A Modular Building Buyer's Guide
What is a modular building?
A modular building is made up of sections. These sections or “modules” are built off-site, in a factory-controlled environment, away from the future modular building’s location. Once completed, each module is transported to the site, where the modular building is assembled.
Why a modular building?
A modular building can be a great solution when a temporary space is needed. Some of the main advantages of these buildings include:
- Environmentally friendly
- Same quality standards as conventional buildings
- Potential cost savings
- More favorable depreciation
If your project requires a quick turnaround, modular buildings can be built in as much as half the time of conventionally-constructed buildings. This is because while the foundation is being laid at the construction site, construction of the modules happens simultaneously in a factory. The controlled factory means that construction on the modules continues regardless of weather. Weather delays can be quite common on conventional construction sites. Some modular buildings can be move-in ready in as little as 12 weeks. It all depends on the scope of the project.
Modular buildings are more environmentally friendly than conventionally-built buildings. Since the modules are built off-site, there is less on-site traffic disturbing the environment of the construction site. The factory-controlled setting where the modules are built creates less waste by recycling materials and controlling the inventory. The controlled environment also ensures that the materials remain dry, eliminating the potential for moisture in the new construction.
The modules are built to the same standards as conventional buildings. The same quality of materials are used, including wood, concrete, and steel. Some argue that modular buildings are designed to be stronger because they are designed to remain sturdy when being transported. As much as 90% of the building can be constructed off-site. The controlled environment allows for superior quality management.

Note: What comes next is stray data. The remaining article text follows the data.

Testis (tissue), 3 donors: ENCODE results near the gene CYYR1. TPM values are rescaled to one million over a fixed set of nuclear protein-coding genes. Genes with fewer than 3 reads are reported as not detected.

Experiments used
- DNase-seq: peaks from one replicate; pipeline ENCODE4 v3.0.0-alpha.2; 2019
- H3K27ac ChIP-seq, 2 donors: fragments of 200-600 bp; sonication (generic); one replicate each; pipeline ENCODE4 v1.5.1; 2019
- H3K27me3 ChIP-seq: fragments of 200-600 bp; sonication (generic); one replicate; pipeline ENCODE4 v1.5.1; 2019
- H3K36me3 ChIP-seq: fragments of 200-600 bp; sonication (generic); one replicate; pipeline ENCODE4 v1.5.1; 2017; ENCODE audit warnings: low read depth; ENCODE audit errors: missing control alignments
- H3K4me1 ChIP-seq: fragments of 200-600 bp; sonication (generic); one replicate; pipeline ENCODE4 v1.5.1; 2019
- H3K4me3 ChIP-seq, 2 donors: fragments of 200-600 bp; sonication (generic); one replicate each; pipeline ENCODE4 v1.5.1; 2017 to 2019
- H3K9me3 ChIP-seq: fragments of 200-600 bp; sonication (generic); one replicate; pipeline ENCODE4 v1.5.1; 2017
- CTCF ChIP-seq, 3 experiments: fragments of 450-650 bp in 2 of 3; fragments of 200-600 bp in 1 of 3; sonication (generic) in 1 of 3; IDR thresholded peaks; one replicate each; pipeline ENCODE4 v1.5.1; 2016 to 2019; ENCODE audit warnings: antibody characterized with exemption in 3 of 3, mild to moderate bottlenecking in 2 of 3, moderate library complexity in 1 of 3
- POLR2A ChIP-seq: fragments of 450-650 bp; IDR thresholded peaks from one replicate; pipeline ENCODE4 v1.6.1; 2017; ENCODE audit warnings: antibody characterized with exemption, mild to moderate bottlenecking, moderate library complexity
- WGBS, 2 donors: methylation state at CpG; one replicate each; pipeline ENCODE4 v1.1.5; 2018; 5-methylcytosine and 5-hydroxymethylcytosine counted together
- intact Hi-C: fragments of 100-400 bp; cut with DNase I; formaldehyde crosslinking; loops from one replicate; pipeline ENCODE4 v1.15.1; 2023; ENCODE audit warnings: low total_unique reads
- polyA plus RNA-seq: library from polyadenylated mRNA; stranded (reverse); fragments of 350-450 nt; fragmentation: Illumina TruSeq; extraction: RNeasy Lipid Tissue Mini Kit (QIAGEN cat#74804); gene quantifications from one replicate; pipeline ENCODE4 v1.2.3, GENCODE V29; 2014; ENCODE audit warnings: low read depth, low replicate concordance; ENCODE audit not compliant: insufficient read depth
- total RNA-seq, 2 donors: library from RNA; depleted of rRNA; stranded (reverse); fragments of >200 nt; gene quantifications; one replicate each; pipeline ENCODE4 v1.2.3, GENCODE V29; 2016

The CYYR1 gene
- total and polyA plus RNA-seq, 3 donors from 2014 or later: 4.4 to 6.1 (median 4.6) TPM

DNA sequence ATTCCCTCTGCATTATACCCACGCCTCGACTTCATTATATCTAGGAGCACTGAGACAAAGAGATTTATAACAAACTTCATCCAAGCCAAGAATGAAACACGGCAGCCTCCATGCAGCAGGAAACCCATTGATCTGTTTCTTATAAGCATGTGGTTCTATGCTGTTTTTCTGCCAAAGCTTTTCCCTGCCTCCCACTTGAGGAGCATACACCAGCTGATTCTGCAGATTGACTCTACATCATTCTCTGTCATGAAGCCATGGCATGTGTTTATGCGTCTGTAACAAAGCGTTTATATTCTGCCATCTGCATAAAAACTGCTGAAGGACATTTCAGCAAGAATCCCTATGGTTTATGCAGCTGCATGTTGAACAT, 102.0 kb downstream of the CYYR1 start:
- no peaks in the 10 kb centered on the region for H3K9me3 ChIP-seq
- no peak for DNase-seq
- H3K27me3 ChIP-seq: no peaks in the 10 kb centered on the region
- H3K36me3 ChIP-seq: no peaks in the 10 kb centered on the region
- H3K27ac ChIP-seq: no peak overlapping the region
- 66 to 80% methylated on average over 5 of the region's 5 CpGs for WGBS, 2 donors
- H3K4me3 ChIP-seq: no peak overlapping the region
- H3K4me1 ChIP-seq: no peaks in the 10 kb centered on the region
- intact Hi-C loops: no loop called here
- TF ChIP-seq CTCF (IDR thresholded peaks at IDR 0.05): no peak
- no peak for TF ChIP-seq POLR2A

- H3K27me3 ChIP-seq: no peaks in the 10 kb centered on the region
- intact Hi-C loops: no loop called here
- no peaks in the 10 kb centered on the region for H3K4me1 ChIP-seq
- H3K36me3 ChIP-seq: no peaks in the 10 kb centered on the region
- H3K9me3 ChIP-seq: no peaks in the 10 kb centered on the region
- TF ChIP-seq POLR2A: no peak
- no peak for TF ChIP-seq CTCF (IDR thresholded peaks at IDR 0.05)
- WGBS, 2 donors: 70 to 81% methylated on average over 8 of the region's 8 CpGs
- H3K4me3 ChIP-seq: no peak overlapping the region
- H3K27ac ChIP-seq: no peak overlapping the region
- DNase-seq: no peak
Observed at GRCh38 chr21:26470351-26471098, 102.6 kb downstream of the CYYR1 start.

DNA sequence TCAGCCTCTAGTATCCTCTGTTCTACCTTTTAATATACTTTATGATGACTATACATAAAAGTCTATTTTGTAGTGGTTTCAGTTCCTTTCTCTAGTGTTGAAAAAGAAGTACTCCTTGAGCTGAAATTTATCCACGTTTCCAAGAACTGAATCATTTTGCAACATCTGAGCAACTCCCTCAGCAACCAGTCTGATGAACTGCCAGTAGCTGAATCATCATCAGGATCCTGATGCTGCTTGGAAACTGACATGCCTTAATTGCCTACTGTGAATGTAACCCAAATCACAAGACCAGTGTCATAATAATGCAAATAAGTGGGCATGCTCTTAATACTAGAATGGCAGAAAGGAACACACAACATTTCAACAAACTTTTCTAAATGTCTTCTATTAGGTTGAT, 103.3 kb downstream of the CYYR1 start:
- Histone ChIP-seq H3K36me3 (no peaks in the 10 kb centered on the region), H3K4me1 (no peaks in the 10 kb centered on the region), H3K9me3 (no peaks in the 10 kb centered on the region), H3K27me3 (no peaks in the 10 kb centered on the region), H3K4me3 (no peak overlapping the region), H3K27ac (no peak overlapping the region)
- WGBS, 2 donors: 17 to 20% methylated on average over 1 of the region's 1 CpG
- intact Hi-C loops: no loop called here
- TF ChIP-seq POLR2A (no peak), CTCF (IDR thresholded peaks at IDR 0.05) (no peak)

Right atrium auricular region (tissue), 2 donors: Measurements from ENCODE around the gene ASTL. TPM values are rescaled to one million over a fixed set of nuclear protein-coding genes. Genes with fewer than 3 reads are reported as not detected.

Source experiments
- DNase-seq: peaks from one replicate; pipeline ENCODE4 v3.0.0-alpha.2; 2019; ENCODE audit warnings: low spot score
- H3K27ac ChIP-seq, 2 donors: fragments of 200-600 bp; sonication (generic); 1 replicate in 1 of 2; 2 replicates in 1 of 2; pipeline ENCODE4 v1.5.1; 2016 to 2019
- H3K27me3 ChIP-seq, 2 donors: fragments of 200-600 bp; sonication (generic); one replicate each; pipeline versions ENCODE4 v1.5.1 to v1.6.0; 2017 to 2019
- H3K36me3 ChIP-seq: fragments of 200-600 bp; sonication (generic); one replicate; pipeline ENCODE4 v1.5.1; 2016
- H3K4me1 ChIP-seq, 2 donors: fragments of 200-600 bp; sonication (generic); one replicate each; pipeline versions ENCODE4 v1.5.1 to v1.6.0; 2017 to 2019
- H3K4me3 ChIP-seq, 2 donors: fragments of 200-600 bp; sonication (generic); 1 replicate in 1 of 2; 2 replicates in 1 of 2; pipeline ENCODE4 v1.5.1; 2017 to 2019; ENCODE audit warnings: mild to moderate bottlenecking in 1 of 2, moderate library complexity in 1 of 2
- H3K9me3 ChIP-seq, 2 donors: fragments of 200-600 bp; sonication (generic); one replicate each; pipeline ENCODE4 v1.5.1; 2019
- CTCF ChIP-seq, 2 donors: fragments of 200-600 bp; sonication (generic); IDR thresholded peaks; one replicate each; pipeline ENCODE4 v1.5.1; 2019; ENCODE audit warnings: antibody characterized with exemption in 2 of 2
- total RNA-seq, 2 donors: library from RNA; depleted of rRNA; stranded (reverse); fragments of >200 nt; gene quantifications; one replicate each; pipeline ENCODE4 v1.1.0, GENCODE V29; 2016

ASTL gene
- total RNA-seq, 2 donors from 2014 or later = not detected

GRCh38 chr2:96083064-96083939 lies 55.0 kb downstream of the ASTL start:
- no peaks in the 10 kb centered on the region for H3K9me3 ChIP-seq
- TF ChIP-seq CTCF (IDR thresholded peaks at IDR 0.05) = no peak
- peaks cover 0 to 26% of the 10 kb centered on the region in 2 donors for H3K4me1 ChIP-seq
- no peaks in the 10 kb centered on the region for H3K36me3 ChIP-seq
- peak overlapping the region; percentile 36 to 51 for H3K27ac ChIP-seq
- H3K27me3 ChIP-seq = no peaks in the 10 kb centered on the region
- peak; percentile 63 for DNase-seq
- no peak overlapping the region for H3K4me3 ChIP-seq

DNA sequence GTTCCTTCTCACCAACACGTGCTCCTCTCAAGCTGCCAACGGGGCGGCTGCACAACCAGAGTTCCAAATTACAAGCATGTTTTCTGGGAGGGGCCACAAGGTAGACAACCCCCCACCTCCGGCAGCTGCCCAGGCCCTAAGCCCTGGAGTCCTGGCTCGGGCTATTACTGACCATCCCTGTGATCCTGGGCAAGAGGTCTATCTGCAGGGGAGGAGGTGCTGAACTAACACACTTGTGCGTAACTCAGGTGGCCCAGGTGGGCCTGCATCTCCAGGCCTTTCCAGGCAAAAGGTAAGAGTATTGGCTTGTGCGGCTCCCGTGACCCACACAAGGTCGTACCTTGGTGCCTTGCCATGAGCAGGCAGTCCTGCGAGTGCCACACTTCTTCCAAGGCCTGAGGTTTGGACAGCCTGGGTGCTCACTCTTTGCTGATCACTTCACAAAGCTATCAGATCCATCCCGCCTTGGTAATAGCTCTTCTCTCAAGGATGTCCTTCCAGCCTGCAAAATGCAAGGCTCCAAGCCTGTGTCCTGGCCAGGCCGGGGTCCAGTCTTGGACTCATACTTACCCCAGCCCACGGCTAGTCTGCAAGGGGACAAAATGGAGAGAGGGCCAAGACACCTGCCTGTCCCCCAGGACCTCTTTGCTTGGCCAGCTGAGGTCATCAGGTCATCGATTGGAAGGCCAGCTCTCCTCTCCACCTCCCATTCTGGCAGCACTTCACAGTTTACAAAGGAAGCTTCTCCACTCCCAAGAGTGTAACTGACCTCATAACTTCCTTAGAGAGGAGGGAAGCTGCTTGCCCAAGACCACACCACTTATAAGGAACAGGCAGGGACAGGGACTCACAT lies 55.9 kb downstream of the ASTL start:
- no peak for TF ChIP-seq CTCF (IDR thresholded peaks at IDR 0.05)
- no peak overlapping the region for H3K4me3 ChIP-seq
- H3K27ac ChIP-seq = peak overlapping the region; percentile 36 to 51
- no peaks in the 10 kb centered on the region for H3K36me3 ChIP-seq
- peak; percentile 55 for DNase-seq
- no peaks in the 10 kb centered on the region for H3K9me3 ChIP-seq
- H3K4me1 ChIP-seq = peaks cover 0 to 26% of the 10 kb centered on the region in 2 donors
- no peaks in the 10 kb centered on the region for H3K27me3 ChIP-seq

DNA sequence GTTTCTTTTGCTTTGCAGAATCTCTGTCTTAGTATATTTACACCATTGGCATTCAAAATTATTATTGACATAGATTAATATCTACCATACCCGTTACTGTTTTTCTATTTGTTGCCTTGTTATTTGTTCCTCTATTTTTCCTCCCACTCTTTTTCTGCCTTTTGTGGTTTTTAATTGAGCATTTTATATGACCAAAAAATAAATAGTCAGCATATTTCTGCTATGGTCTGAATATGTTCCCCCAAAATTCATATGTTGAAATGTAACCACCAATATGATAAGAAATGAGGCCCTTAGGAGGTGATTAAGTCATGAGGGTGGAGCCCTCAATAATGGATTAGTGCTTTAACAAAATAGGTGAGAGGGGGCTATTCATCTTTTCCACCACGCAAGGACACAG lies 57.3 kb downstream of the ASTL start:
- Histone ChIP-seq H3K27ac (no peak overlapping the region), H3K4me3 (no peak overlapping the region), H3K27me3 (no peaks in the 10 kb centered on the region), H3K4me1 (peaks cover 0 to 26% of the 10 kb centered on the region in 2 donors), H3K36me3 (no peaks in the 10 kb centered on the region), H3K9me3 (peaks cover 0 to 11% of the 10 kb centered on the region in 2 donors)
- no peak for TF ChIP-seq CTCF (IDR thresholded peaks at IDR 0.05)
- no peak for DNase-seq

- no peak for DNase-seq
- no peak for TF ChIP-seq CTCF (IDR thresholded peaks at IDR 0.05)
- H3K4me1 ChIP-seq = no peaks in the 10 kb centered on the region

Modular buildings can serve as a temporary or permanent space. If you need a building that is portable, a temporary modular building can later be taken apart, transported, and reassembled at a different location. This can prove to be a sound investment since you only have to pay the initial construction cost once. For example, schools can take advantage of this flexibility when additional classroom space is needed. The modular building can serve as a temporary classroom while permanent additions are under construction, or it can be set up as a permanent classroom.
Modular buildings can be less expensive. A conventionally-built medical clinic may cost around $100 to $130 per square foot. A modular building’s price may range from $55 to $60 per square foot, including installation. The prices of construction can vary from these estimates. Depending on the project, modular construction can be less expensive than conventional construction. However, there is one element of savings that is undeniable: time. Time is money. The speed of construction for modular buildings means moving in earlier, which could lead to big savings.
More Favorable Depreciation
Modular buildings have a more favorable depreciation schedule which can lead to tax savings. While traditional buildings costs are generally amortized over 35 years, modular buildings can be on an accelerated depreciation schedule of 7 or 12 years. Have your accountant review your situation to find out what benefits might apply to you.
Who uses modular buildings?
Because modular buildings can be tailored to fit your needs, a wide range of industries use them. They are commonly used in all of the following industries:
- Commercial Housing
- Offices & Administration
- Industrial & Energy
Does the modular building look temporary?
One misconception is that modular buildings can’t look like conventional buildings. There have been many advancements in modular construction. Creative architects can design just about any building using modular construction methods. If your project requires an aesthetically pleasing look, you don’t have to write off modular buildings just yet. Speak to suppliers and ask about the available design options. The limitations in construction that do exist are due to what can be legally, safely, and affordably built and transported.
What are my options?
The size of a module typically comes in three widths:
- 12 feet
- 13 feet
- 13 feet, 9 inches
Some companies also offer widths of:
- 14 feet, 9 inches
- 15 feet, 9 inches
Maximum widths are determined by the federal and state transportation regulations, as well as by each factory’s production system. Some manufacturers can customize the size of the building to meet your specific needs. Ask your local suppliers about their options.